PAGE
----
The 2020 Horry County Museum Documentary Film Series continues with Saving Sandy Island. Part of the Carolina Stories Series by SCETV, this film details the struggle to save an exceptional South Carolina island and its Gullah community from development. Home to endangered species and rare long leaf pine forests, Sandy Island is the largest undeveloped freshwater island on the east coast. The program tells the story of the unique coalition of conservationists, state agencies, businessmen and community residents that came together to save this extraordinary place and preserve a historic culture.
Early every weekday morning, a fleet of small motorboats launches from the Mount Arena landing on Sandy Island, taking residents to work along South Carolina’s Grand Strand. The children board the school boat, the Prince Washington, for the daily trip to mainland schools. However, residents do not seem to mind that there are no roads on or off the island. In fact, they fought to keep it this way.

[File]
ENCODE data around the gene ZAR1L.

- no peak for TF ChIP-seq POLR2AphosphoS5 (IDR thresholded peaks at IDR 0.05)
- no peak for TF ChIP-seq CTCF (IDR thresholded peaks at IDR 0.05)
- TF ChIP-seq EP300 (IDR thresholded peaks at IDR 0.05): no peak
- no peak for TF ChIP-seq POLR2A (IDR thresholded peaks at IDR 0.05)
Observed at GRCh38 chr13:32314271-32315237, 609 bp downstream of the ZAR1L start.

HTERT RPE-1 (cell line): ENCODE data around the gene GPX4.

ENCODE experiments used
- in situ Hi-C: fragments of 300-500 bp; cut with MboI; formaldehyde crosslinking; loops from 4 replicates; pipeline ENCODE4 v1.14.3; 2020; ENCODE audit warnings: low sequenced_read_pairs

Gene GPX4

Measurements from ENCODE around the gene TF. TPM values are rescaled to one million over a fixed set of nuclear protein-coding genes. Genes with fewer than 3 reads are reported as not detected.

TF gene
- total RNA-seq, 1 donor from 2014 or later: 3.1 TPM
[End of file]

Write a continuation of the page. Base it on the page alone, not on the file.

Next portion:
Saving Sandy Island takes a multi-faceted look at the sensitive issue of environmental development along this stretch of South Carolina’s coastline. A year in the making, this program explores the complex issues surrounding the threat of development to Sandy Island, the residents and the endangered red-cockaded woodpecker. Perspectives from all the main players in the debate-from the residents who are descended from freed slaves, to the environmentalists, to the developers themselves-are offered during this unflinching look.
The film is free to the public and will be shown at 1:00 PM, Wednesday, February 12th, at the Horry County Museum, located at 805 Main Street in Conway.
The Horry County Museum Documentary Film Matinees will continue throughout 2020. For a full list of films, visit our website at www.horrycountymuseum.org. For more information, call the Horry County Museum at 843-915-5320 or e-mail email@example.com.